EY extends UK boss’ tenure as top team revamped

EY has extended the tenure of its UK boss Hywel Ball, allowing him to work beyond the firm’s mandatory retirement age of 60, launching an executive cut just weeks after plans to split the global business into two collapsed.

Ball’s future has been called into question after he backed EY’s failed attempt to split its audit and advisory divisions globally. The UK board decided to extend its mandate before the plan, code-named Project Everest, was scrapped last month, company officials told the Financial Times.

EY declined to confirm the length of the extension, and its board reserves the right to extend Ball’s stay again in the future. Ball, who turned 60 in August, is normally due to retire at the end of the current financial year, on June 30, under EY’s partnership agreement.

Instead, Ball announced sweeping management changes last week after nearly three years, telling partners he would cut the executive team from 13 to eight. Two women who ran against him to head the company in 2020 also left the team.

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A person familiar with the changes said they signaled the “next phase” of EY’s UK strategy, while another added there was no sign Ball was heading for an exit.

Unlike his British counterparts at the other Big Four firms, Ball’s appointment was not fixed term. But a lengthy stay at the top would come as a surprise to some at EY, where many thought he would have a relatively short tenure when he was appointed in 2020, former partners and colleagues said.

The former audit chief was seen as a safe pair of hands to steer EY through regulatory upheaval as the UK accounting watchdog pushed the firms to improve their audits and reduce conflicts of interest.

Ball was also supported by EY’s global bosses, who had a direct role in his appointment. However, their future was called into question by the collapse of Project Everest. Global president Carmine Di Sibio was extended beyond the normal retirement age before Everest collapsed, allowing him to see the project through.

In a memo to partners last week and seen by the FT, Ball indicated that the UK management overhaul was “a start” and one of the people familiar with the matter said he would “make further changes”.

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Ball pointed internally to the UK firm’s strong financial performance during his tenure, telling partners to expect “strong double-digit growth” in the current financial year.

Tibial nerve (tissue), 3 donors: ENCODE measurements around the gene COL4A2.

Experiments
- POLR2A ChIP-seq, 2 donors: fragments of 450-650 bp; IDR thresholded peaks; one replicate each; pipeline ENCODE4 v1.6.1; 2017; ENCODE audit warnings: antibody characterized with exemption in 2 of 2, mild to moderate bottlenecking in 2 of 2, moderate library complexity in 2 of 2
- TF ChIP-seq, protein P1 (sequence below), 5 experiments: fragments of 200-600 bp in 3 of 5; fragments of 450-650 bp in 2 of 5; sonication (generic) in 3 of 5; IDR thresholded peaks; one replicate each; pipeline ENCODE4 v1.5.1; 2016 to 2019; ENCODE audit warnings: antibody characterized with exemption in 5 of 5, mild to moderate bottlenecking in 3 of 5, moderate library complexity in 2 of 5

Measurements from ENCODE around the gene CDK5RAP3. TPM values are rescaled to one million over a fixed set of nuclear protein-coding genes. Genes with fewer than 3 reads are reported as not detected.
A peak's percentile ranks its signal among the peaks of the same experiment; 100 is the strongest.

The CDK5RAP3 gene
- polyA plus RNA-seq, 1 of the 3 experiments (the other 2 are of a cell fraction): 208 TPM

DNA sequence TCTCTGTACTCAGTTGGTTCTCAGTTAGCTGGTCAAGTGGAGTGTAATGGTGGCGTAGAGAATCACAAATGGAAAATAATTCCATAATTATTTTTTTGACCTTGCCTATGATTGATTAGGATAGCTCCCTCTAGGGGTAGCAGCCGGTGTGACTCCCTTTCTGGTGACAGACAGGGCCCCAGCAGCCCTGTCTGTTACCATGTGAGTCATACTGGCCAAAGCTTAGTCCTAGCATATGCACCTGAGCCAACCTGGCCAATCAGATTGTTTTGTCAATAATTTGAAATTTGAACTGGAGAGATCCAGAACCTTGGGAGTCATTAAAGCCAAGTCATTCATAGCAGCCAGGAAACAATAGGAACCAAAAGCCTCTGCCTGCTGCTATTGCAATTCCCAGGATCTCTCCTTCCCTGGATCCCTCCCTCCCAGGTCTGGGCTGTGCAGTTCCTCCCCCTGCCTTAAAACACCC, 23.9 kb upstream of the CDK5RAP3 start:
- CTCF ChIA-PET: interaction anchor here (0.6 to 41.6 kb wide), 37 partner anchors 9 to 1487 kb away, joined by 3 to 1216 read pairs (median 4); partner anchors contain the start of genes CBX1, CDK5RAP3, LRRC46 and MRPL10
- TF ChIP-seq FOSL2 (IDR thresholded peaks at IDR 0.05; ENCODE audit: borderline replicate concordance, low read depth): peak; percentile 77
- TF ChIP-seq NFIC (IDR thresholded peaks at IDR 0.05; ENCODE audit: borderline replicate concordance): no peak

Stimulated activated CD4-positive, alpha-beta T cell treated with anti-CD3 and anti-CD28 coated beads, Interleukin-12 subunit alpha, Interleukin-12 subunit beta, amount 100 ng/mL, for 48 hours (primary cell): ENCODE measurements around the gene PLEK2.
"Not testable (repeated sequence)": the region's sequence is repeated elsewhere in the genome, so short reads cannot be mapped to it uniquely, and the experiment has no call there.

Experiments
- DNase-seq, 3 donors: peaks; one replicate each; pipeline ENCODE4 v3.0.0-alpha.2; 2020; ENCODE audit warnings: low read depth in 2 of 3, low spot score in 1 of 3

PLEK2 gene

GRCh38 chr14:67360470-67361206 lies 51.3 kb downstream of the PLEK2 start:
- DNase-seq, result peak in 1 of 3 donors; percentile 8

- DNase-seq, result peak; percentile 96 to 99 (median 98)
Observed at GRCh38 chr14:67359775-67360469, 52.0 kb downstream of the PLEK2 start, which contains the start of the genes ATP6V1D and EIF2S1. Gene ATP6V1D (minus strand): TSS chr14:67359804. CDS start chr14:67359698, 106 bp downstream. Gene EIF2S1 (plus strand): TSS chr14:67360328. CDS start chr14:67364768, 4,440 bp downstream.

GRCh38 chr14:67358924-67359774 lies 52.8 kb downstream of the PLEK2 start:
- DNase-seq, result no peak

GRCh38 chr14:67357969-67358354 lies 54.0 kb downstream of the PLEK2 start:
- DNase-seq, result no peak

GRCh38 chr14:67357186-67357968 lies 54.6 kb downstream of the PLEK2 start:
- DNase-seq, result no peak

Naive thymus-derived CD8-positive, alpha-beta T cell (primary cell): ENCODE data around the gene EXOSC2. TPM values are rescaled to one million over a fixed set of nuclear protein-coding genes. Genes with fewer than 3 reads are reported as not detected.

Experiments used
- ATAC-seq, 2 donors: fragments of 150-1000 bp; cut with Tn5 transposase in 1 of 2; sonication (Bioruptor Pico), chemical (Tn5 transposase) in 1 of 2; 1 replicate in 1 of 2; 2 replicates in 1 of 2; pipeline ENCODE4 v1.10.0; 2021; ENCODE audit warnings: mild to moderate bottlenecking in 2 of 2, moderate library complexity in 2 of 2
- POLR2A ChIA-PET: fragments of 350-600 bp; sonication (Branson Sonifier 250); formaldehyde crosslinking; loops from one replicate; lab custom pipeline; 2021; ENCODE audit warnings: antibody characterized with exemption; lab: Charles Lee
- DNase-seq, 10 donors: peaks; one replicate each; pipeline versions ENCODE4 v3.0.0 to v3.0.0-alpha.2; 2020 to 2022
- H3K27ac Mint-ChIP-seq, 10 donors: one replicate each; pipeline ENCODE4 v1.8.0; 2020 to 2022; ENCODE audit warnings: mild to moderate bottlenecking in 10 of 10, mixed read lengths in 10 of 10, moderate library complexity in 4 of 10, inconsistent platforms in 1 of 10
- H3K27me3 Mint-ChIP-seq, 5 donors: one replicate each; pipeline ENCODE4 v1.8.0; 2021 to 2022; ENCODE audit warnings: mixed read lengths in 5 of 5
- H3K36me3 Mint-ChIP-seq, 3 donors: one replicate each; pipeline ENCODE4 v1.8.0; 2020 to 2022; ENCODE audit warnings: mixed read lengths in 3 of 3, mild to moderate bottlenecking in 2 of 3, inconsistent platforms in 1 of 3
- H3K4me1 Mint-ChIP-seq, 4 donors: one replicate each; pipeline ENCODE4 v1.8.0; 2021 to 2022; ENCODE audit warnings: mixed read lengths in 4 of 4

In his note, he said the partners, who earned an average of £803,000 last year, “wanted to simplify the business . . . giving our partners more time to serve our customers and drive profitable growth”.

He and financial services chief Anna Anthony last month pledged to partners to cut costs and tackle “efficiencies”, acknowledging that the Everest failure threatened to damage EY’s brand.

The changes are likely to be welcomed by some partners who have long complained about partners in internal management positions not generating revenue from work they do for clients. “You’re working hard every day for a bunch of people who aren’t doing very much,” said one former partner.

The most prominent departures from the management team will be head of customer service Alison Kay and chief operating officer Lynn Rattigan.

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Both women lost out to Ball in the race to succeed Steve Varley as senior partner in 2020, people familiar with the race said.

Kay was seen as a possible successor to Ball, having stepped into a powerful, newly created role after failing to secure the top job. EY takes a role in EMEIA.

Heads of legal, talent and risk are among those leaving the executive team and instead reporting to the downsized executive every three months. Steve Ivermee, head of UK strategy and transactions, one of EY’s four service lines, will be replaced from early July.

All persons leaving the management team will remain with the company.

EY said that “partner tenures are regularly extended in the UK and across the global network for a variety of reasons, including client delivery and management responsibilities”. About 10 partners per year were able to continue working after turning 60, said a company employee.

Source: https://www.ft.com/content/db633fcc-2c37-4ec4-a235-a96245692462